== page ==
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“Everything about Garona is about survival,” she continued. “She’s not as big as the orcs, but she’s outwitted them. She’s faster. She might not have what the humans have, guns and such. But, she has something else. She’s just a scrappy person, you know what I mean? It’s like being the short kid on the campus. You’re going to be the scrappiest and make them fear you. And so, she’s gained her respect through fighting, kicking, killing, whatever it takes, because she was alone essentially in this world. She doesn’t have family. To find her way in the orc world, she had to find respect. And in that, she had to be able to beat other orcs. So, yes, they may be bigger or stronger, but she’s faster, smarter, quicker, knows where to hit.”
This may start sounding like the standard ‘people good, orcs evil’ divide, but everyone insisted that both sides have equal moral footing in this world. “Orcs are not bad. Humans are not bad. Maybe they are, but, one is not more or less than the other,” Patton explained. “These worlds intersect… at some point, something intersected obviously for Garona to be born. What I think is fascinating and interesting is, for the first time, is that you won’t see orcs as only the villain. They’re given equal understanding as if they are humans. So, you will connect to them in that way.”
If anyone’s still concerned about how this adaptation is going to work, rest assured that the track record of video game movies is definitely something the creators are aware of.
Previously: Crave Visits the Set of ‘Warcraft’ – Part 1
“Do you know why I think computer game movies have generally sucked?” Kazinsky opined. “It’s because you put hundreds of hours into playing them and finding a storyline. And it’s impossible to put hundreds of hours of story and play time into a two-hour movie. It’s actually impossible. How can you elicit sympathy? With a game, you sympathize with the character because you spend so much time with them and their development. And you learn their story. And you can take your time with that. It’s much easier on a TV show to elicit sympathy. Take Breaking Bad for example. Cranston played a son of a bitch character, but over five seasons, you really got to know the guy.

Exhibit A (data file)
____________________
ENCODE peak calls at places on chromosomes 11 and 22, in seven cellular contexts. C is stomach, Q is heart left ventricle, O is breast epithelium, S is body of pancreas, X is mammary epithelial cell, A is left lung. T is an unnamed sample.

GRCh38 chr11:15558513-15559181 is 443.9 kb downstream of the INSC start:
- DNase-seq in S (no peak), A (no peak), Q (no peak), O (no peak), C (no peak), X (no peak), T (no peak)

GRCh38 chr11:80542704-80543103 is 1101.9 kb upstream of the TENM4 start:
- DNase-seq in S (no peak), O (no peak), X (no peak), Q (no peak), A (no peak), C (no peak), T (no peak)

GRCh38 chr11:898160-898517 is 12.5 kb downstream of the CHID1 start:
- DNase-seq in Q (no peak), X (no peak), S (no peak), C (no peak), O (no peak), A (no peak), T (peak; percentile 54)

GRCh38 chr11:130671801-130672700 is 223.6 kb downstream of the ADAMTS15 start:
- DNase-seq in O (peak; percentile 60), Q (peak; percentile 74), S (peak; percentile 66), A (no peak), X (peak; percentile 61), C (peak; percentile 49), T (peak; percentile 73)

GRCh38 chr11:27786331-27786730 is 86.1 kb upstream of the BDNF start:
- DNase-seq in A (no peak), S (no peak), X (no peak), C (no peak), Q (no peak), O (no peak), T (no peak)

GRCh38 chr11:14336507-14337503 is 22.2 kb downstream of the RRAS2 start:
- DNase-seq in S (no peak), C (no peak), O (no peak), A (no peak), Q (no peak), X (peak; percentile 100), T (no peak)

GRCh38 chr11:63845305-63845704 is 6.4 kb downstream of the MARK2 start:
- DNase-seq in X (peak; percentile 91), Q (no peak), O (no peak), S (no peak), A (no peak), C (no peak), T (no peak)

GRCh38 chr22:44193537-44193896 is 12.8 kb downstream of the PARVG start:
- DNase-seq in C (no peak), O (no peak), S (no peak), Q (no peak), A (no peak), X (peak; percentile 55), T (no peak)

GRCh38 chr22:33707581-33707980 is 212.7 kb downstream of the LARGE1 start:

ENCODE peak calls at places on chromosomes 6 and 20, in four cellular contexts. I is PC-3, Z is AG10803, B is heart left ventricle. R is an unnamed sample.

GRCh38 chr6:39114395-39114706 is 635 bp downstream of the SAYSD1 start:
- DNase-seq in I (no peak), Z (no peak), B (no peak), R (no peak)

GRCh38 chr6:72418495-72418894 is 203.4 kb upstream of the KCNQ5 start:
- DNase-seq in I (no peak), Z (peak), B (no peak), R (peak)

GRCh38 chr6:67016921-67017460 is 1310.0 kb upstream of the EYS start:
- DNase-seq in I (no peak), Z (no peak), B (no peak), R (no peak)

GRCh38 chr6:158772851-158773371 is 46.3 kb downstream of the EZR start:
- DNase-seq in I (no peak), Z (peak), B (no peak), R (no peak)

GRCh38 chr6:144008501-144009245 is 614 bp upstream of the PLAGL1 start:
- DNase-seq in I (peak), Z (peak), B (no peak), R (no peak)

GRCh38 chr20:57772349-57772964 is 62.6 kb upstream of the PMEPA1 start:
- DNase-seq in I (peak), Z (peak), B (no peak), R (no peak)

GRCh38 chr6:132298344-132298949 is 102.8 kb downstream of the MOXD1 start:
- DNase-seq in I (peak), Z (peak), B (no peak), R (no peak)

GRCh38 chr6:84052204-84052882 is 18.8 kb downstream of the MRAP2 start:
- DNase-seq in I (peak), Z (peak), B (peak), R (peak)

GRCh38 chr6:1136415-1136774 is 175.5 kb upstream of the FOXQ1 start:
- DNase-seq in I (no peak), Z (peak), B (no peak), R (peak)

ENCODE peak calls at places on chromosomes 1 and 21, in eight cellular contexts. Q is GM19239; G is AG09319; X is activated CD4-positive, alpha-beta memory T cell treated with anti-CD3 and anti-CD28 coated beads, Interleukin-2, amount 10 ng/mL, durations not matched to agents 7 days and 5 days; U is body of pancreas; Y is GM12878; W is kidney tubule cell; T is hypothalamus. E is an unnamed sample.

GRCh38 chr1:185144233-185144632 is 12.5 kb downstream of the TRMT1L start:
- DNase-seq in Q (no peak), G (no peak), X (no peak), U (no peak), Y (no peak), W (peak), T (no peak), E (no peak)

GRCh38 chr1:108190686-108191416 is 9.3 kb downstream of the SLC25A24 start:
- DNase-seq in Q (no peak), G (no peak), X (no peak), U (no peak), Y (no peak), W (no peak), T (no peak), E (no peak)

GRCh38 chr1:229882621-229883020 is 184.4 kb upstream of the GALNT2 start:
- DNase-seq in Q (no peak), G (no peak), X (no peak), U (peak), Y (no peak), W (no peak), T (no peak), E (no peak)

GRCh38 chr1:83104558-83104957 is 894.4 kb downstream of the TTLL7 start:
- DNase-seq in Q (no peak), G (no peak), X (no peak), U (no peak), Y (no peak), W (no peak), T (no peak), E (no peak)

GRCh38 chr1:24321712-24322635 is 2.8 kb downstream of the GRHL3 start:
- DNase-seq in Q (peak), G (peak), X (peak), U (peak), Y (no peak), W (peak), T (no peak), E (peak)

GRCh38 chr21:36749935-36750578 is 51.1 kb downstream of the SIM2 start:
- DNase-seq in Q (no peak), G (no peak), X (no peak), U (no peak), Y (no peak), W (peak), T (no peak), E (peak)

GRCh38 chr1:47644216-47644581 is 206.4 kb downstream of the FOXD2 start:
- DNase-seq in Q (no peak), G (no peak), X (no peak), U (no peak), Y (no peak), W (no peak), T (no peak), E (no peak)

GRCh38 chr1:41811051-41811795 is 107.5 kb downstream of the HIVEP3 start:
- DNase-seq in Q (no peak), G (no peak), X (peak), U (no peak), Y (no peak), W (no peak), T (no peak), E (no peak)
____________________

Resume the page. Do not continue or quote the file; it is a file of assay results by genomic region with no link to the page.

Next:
“I wish we could make this film a hundred hours long. And that’s true because there’s so much that we can’t tell. There’s so many little details like Nerízhul and Mannoroth and Kilíjaeden that we kind of have to skip over to kind of expedite this story. I really wish that we could do 100 hours of it and really go into detail. But, the practicality of the movie industry says, ‘Don’t do that.’ And I don’t think even I would be able to watch that.”
“There’s a whole universe that you could go into here. If people can kind of look beyond the fact, ‘Oh, idiots playing computer games,’ and go, ‘Hold on, why are those idiots still playing those computer games after nine years?’ It’s because there’s a story there actually that’s engaging and worth telling. If people can see that and we can show people that there is this story, I think people might find themselves turning into big geeks. I hope.”
If you’re reading this, though, you’re probably already a big geek, and you can start spreading the Word of Warcraft whenever you like. Duncan Jones’s film opens on June 10, 2016.